In the course of doing research for my blog posts and book writing, I recently I came across a term that deeply resonated with me. “Passive Restoration”. It resonated so deeply that I wanted to share it with my readers and followers.
I often get frustrated with those who oversee our public lands. They are always trying to “manage” something in the ecosystems that they oversee. We read about things like controlling invasive species and establishing hunting quotas as if these people had done some precise calculation in order to take a certain action or to establish the limits they impose on the public.
It is all poppycock !!! These guys have no way of effectively determining limits because science has taught us that we cannot predict what Nature will do. Our public servants are living in a world of fantasy.
It is more accurate, perhaps, to describe the role of regulators in the US Park Service, the Forestry Service, the Fish and Wildlife Service, and the Bureau of Land Management as responding to those who scream the loudest. Usually, those big noisemakers are the farmers and ranchers who are skilled at packing public hearings and raising all sorts of flack to distract our stewards of Nature from their purpose of protecting the ecosystems that they hold in public trust. Lets face it, farmers and ranchers want to use our public lands for grazing and many don’t want to lift a finger to provide non-lethal predator control to protect their livestock.
Passive restoration is an idea that would certainly trigger a huge outcry from our farmers and ranchers. But, it is a great idea for preserving our ecosystems where Nature is allowed to make the decisions for her own welfare. Our public servants won’t have to guess about the right decisions anymore.
In basic terms, passive restoration means “Let Nature take her own course“. A more formal description is: “Passive restoration means simply allowing natural succession to occur in an ecosystem.” The recovery of the deciduous forests in the eastern United States after the abandonment of agriculture is a classic example of passive restoration. So is the wolf story at Yellowstone National Park.
Recently, I wrote a blog post entitled “Wolves, Cougars, and Rivers” which featured a great video entitled “Lords of Nature” . The blog post and the video emphasize the great predators and how things changed after the Gray Wolf was reintroduced and allowed to multiply and roam on its own, without human interference, in Yellowstone National Park.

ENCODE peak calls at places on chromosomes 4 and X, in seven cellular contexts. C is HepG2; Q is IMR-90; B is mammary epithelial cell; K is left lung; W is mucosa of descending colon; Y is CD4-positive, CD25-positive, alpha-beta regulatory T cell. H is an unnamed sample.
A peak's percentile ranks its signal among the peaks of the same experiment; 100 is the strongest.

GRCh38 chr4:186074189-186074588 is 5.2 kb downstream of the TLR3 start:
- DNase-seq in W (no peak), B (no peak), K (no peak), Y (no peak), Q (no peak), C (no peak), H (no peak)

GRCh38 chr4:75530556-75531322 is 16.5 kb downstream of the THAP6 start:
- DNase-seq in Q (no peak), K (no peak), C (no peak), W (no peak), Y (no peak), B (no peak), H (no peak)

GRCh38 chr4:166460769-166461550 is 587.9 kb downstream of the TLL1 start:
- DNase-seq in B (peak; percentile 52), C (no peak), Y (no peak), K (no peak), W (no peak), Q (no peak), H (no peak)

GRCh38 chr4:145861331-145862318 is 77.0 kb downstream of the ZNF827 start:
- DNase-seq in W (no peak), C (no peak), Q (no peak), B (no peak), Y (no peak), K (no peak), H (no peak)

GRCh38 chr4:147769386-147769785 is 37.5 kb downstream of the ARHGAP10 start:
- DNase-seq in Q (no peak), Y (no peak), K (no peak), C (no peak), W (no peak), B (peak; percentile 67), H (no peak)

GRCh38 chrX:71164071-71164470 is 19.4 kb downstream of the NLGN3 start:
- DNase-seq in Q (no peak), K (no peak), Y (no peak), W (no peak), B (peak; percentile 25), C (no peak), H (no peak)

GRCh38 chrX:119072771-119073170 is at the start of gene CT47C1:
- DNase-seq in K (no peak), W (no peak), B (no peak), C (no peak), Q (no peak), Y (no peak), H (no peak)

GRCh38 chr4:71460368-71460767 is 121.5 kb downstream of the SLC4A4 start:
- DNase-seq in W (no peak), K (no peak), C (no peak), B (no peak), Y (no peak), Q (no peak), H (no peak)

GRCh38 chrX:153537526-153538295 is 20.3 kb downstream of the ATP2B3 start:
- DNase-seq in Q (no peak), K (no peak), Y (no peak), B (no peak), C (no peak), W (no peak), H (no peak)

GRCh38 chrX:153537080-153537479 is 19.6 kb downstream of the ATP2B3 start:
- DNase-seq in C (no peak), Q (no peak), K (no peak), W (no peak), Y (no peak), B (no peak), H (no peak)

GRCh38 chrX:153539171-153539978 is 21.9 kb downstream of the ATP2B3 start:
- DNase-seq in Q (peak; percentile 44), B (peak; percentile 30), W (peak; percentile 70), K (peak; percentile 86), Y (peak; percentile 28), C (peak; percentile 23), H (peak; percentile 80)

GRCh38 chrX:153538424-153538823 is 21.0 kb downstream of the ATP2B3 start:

High Country News has offered an article that interviewed Oregon State University ecologist Bill Ripple who collected data on the wolf reintroduction project. It was this interview where I resonated with the idea of passive restoration.
“As wolves reduced the size of the elk herd in the Yellowstone ecosystem, chokecherry, serviceberry and huckleberry flora began to rebound and flourish in a long-term phase of “passive restoration,” Ripple said. In time, and as other food sources declined, berry production might become more and more important as a source of nutrition in the grizzly bears’ diet. It’s humbling, Ripple added, to realize that the cascading effects of wildlife management, or mismanagement, roll in both directions. If too many wolves are killed, the consequences could affect many other species.”
“But if we let passive restoration run its course, we might just see some remarkable things happen,” said Ripple. The riparian environment could once again become vibrant nurseries for birds, beaver, and a number of smaller critters. If you kill too many wolves in Yellowstone, however, their population could drop below the threshold essential to maintaining a vigorous and resilient ecosystem. If that happens, we might as well paint over the petroglyphs, cage the animals, pave the parks, dam the last free-flowing rivers, turn the last old-growth forests into toothpicks and stop pretending that we cherish the wild. “
There is a lot to be said for we humans just backing off and letting Nature do her thing. Instead of trying to control Nature, we need to focus on controlling ourselves. What do you think?
Worth Your Extra Attention :
I’m turning to my dear readers and followers for your help.
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My name is Bill Graham. As a Marine Biologist who has worked in the US and Mexico for 30 years, I am a student of Nature, a teacher, a researcher, and a nature photographer. Through my work, I have acquired an ever growing passion for how everything in Nature is connected. Today, I travel extensively contemplating about, writing about, and photographing Nature’s connections. I also work with conservation projects in the USA and Mexico and mentor talented youth.